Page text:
Hackneyed as the sentiment has become in recent times, I think that emotional intelligence is by far the more important of the two. Not every job requires a lot of conscious thought or pattern recognition, but all require unconscious intelligence in the form of human interaction. Our society is at its root (aha, I made a pun!) social, and we all must participate to be of any use to the human race. And if you have no desire to be of use to the human race, Best Beloved, we shall simply have to agree to disagree on this subject.

“Haters Gonna Hate”

As most on the internet know by now, a hater is someone who not only hates something, but does so volubly and often scorns any who disagree–either directly, or by the patronizing implication that others disagree only because they don’t know better. The worst thing is that nearly everyone is a hater under some circumstances, once they are reminded of whatever it is they hate so much; any perfectly reasonable person can become a hater when considering Republicans, or people who leave the toilet seat up, or valley girls, or internet trolls. My father is a hater of the religious, anyone who does things differently than him, and the ninety-five percent of all humanity he considers imbeciles; and thus I have plenty of experience with hate, although I try never to participate in it and often find inexplicable displays from other people.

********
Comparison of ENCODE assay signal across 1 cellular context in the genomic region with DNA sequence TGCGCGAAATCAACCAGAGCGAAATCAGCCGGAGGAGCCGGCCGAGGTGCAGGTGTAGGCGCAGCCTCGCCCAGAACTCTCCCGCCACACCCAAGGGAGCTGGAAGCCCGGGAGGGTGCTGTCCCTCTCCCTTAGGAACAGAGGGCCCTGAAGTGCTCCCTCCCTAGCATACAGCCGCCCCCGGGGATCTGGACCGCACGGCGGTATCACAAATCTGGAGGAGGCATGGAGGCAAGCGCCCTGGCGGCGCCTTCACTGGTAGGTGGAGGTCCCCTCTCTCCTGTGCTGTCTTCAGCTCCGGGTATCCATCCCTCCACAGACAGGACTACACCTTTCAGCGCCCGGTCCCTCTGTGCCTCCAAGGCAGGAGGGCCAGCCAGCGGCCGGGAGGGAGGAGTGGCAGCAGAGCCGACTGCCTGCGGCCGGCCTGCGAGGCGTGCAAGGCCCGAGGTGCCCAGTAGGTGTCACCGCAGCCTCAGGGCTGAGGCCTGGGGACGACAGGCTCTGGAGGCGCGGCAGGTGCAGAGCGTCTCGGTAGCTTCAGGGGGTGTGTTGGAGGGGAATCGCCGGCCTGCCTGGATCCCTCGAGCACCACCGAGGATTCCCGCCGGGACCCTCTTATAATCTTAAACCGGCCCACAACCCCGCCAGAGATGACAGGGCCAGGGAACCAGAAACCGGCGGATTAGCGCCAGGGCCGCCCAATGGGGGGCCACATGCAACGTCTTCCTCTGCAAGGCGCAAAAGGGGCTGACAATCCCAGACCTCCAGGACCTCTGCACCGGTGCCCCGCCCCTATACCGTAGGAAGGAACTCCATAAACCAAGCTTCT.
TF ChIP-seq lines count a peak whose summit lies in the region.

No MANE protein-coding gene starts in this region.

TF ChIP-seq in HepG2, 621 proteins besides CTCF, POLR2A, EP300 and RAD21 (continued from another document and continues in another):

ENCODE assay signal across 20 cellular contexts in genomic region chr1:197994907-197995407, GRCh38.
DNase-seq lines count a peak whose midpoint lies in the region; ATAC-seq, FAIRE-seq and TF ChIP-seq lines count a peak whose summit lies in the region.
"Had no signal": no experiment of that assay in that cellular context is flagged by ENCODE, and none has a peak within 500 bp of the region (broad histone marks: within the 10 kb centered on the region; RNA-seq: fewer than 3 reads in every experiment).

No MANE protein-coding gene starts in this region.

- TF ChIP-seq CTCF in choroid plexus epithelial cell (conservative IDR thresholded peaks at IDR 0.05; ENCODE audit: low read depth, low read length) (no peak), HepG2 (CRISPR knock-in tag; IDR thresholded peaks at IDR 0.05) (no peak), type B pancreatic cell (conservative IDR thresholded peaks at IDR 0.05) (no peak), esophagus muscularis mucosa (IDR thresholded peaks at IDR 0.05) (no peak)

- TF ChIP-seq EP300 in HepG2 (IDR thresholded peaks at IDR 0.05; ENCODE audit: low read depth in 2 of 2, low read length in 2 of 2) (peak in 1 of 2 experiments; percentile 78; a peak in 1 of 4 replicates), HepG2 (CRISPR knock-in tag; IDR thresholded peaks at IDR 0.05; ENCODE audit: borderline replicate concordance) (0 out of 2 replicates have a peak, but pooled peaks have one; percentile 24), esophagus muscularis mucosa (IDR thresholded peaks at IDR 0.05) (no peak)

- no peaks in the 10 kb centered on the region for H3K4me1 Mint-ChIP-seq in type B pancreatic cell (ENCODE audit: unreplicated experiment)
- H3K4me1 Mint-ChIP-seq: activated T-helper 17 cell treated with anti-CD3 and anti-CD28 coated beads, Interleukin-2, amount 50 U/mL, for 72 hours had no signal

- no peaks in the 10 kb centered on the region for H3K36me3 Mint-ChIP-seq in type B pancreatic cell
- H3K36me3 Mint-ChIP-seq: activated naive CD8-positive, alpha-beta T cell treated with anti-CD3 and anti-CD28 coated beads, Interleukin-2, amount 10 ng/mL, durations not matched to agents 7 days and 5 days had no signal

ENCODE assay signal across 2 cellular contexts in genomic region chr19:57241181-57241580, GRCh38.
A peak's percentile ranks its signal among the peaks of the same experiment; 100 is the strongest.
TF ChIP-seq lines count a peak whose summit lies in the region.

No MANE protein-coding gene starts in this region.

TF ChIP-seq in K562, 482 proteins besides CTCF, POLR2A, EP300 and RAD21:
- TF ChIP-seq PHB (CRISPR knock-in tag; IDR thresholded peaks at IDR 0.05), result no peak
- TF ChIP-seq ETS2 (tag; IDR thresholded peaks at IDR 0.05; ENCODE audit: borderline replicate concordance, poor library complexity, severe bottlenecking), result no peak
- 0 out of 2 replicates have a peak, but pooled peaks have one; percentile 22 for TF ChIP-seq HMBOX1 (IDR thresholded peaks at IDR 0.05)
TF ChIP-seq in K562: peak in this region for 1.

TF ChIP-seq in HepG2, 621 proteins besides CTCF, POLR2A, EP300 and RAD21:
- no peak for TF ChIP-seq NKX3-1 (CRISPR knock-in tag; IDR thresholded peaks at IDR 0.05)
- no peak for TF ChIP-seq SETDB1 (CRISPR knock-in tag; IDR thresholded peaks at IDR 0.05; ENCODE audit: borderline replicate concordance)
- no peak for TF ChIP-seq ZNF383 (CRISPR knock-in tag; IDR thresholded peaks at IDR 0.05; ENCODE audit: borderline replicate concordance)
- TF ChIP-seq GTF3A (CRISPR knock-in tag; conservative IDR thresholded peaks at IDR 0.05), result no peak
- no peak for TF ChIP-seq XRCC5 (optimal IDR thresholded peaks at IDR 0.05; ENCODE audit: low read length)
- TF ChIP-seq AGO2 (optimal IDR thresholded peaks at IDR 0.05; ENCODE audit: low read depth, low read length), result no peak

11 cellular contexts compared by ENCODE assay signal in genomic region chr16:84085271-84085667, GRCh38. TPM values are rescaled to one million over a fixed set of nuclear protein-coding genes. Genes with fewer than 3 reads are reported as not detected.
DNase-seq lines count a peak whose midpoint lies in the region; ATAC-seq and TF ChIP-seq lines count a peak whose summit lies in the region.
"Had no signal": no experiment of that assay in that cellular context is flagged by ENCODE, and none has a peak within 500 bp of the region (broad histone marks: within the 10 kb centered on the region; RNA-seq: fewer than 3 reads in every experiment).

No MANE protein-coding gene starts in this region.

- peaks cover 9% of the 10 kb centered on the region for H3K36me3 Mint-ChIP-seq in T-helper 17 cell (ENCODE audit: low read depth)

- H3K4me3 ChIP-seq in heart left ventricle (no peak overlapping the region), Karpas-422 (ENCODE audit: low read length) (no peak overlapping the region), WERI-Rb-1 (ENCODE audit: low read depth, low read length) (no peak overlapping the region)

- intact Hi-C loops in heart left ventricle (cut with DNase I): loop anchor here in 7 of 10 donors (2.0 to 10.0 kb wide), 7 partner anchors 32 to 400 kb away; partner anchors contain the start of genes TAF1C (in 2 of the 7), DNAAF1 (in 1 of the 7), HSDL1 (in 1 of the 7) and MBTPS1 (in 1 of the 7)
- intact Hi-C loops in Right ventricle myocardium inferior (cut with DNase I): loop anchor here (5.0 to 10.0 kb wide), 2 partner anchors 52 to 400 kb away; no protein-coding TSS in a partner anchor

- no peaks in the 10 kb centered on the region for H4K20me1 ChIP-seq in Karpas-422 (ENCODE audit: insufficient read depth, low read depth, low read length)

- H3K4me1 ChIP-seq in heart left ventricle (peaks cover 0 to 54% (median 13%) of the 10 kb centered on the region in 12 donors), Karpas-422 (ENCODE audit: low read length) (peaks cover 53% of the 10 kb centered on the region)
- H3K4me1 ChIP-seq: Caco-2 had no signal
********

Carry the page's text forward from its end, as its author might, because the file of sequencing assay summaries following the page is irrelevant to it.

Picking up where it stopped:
A common (and here eponymous) reassurance when confronted with this phenomenon is that “haters gonna hate.” It means “I don’t care whether you hate me, and I will not change my behavior because of you.” While this is admirable, it seems to me somewhat problematic to treat haters as a force of nature that can be neither checked nor reasoned with. It can be extremely frustrating to try to persuade those adamant in their moral and logical rectitude that they are incorrect, but perhaps we owe it to the hated–and to ourselves, for everyone must be part of a group hated by someone–to try. My chosen path is the judicious (is this wishful thinking? oh, probably) application of comments intended to foster thought on why exactly my conversational partner hates a group or ideology so much. I have no idea whether this works, and have a suspicion that it almost never does, because of the irrational knee-jerk nature of hatred. I only wish I were gifted with the silver tongue necessary to persuade haters to become wonderers and lovers.